My name is Sally Streib. I’m the girl God rescued! My story is currently
appearing in Guide. Each week I’m
going to share a little bit more about my love of the ocean and its amazing
See bonus photos from the next installment of The Girl God Rescued here.
you may have read in the first chapter of “The Girl God Rescued,” I lived in
different places along the Pacific Ocean.
When its giant, green waves stormed
up the beach toward the glass door of my bedroom, I felt afraid because I
didn’t understand the ocean. After I read the books my mother brought home, I
began to understand such things as the power of the moon, tides, and how waves
form and behave.
learned that a wave happens when the swell nears shore and the lower part of it
nearest the sand moves slower than its top. This causes the top of the wave to
curl over. Just as the wave reaches three-fourths of the depth of the water
below it, it topples over and becomes a breaker, falling down upon itself. I
felt surprised to learn that waves aren’t moving mounds of water charging over the ocean surface, but pulses of
power moving through the water.
Here’s a video clip of some Pacific Ocean waves in action:
the time we lived in the tent, I often visited Laguna Beach, just south of
Huntington. I walked along a path that hugs the top of the cliffs and watched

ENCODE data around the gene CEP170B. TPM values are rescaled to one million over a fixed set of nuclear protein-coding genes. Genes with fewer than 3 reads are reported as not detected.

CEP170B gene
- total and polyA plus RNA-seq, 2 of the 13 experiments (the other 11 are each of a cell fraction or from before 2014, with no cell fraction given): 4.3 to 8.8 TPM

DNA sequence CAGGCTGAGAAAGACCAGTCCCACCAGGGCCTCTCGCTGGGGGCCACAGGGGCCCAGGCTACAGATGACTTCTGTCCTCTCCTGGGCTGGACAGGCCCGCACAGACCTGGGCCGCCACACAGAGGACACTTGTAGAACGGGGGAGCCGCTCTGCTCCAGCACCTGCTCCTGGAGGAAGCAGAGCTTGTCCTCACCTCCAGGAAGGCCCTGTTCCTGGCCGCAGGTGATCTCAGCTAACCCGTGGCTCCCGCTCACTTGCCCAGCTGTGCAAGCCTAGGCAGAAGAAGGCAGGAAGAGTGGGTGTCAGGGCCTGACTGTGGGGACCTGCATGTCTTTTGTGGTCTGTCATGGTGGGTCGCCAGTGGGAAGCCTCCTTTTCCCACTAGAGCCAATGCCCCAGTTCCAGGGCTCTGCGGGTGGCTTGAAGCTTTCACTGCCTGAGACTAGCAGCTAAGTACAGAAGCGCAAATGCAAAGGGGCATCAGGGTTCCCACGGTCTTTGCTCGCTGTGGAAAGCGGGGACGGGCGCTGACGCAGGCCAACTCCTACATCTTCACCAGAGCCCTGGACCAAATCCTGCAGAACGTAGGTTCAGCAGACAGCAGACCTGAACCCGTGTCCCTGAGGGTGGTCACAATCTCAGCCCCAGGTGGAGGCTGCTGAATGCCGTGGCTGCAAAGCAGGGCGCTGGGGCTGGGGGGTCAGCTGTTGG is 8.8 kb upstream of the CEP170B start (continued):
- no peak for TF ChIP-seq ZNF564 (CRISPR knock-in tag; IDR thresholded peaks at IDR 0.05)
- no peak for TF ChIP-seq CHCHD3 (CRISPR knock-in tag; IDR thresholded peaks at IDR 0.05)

waves hit great rock clusters just offshore, smash against the feet of cliffs,
and swirl into tide pools where sea stars clutched the rocks.
liked to watch surfers paddle out beyond the waves, catch a big one and ride it
all the way to shore. A surfer
might tell you, “The bigger the better.” They might not be so bold if they knew
that a 27-foot-long wave could weigh 262,000 pounds! (Every cubic foot of it weighs
over 64 pounds.)
Not all beaches are pounded by waves. On the gulf coast of Florida, the ocean sits like a shimmering bathtub much of the time. “Better leave the surfboard at home,” I mumbled to myself the first time I saw the gulf water. Tiny wavelets tumbled onto the shore. Water birds skittered along, pecking the sand for tiny crabs. Water in the Cayman Islands and the Bahamas is often smooth as glass. But on a windy day, the sea can burst into action.
sea creatures love waves. If you walk along the central California coast, stop
and listen. Above the sound of the wind you will often hear the barking of
seals as they play in the surf. After a while the creatures will roll up onto
the sand to take a sunbath.
how waves work helped me enjoy them. Like most people, you might fear what you
don’t understand. This could cause you to fear God or what He might do. Once
you get to know Him, though, you will lose your fear and want to become His
friend and even enjoy Him.
All photos by Sally Streib (Sally@seansee.net) and Clyde Thomas and Reggie Thomas (MomentsInNature.org).